Citrus fruit pests in California occur in more or less well defined areas. Some species are most destructive under the cooler temperatures near the ocean. Other species are destructive only where the Summer weather is hot and dry. There are intermediate types. The distribution of these pests in 1927 is compared with that of 1907. An attempt has been made to designate the maximum temperatures and the minimum humidities which appear to limit the destructiveness of the more important citrus pests.
Document Type: Research Article
Publication date: October 1, 1928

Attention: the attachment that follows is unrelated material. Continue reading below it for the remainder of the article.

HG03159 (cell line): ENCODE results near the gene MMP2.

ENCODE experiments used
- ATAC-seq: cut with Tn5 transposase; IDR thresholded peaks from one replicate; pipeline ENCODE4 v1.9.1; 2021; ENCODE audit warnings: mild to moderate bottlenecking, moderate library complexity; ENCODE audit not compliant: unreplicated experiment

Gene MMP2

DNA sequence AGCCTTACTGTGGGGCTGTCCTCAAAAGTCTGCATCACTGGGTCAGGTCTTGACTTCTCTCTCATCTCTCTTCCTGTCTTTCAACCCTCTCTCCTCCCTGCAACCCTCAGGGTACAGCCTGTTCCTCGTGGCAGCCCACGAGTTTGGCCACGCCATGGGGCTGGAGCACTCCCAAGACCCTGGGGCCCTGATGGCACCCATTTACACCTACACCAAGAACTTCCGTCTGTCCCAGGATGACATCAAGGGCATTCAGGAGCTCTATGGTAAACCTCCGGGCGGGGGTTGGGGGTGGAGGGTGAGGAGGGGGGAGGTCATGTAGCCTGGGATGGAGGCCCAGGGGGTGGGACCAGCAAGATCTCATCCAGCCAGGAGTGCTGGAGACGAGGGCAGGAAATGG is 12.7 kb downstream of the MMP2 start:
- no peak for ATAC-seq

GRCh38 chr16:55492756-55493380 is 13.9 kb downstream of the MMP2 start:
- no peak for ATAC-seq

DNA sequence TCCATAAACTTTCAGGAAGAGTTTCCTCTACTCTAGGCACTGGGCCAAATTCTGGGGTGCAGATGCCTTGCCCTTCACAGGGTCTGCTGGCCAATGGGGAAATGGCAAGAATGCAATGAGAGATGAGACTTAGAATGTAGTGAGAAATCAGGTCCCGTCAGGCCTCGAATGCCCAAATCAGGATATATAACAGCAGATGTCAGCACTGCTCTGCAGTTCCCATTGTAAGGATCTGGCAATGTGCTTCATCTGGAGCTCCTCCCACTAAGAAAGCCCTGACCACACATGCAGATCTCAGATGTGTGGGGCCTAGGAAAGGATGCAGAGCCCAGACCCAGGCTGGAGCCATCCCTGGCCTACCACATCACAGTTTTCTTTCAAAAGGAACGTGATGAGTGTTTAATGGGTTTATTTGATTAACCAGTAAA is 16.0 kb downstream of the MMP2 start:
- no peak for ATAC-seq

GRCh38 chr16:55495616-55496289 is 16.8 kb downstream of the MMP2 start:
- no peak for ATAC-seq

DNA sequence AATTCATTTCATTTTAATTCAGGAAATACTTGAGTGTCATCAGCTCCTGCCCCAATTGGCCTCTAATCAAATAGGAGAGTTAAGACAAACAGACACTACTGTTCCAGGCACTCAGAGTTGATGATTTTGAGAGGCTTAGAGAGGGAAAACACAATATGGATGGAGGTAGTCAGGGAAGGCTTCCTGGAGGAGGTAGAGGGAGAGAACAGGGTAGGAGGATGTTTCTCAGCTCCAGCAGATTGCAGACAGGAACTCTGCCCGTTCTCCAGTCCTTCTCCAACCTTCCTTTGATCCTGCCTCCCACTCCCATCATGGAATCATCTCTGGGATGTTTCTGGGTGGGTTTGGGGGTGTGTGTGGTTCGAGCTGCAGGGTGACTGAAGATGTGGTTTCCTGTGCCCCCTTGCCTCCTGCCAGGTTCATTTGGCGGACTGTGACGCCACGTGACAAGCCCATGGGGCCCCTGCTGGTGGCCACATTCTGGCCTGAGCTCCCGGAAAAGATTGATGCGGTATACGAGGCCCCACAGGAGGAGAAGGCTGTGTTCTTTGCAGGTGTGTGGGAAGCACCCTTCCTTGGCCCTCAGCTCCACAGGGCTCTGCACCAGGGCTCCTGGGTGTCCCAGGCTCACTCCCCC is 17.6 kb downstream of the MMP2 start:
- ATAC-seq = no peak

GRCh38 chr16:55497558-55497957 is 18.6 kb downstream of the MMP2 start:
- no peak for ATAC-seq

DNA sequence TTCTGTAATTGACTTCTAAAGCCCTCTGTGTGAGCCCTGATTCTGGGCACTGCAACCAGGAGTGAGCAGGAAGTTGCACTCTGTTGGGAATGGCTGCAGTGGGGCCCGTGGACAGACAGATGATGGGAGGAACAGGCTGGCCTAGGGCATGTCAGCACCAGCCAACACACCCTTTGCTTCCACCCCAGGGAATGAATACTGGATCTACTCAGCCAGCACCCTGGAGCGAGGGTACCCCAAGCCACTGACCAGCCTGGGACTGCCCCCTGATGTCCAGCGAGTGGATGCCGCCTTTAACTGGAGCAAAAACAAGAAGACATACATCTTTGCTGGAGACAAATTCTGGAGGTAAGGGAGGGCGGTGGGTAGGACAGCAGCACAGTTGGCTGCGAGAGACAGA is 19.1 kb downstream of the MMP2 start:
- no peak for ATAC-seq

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Journal of Economic Entomology is published bimonthly in February, April, June, August, October, and December. The journal publishes articles on the economic significance of insects and is divided into the following sections: apiculture & social insects; arthropods in relation to plant disease; forum; insecticide resistance and resistance management; ecotoxicology; biological and microbial control; ecology and behavior; sampling and biostatistics; household and structural insects; medical entomology; molecular entomology; veterinary entomology; forest entomology; horticultural entomology; field and forage crops, and small grains; stored-product; commodity treatment and quarantine entomology; and plant resistance. In addition to research papers, Journal of Economic Entomology publishes Letters to the Editor, interpretive articles in a Forum section, Short Communications, Rapid Communications, and Book Reviews.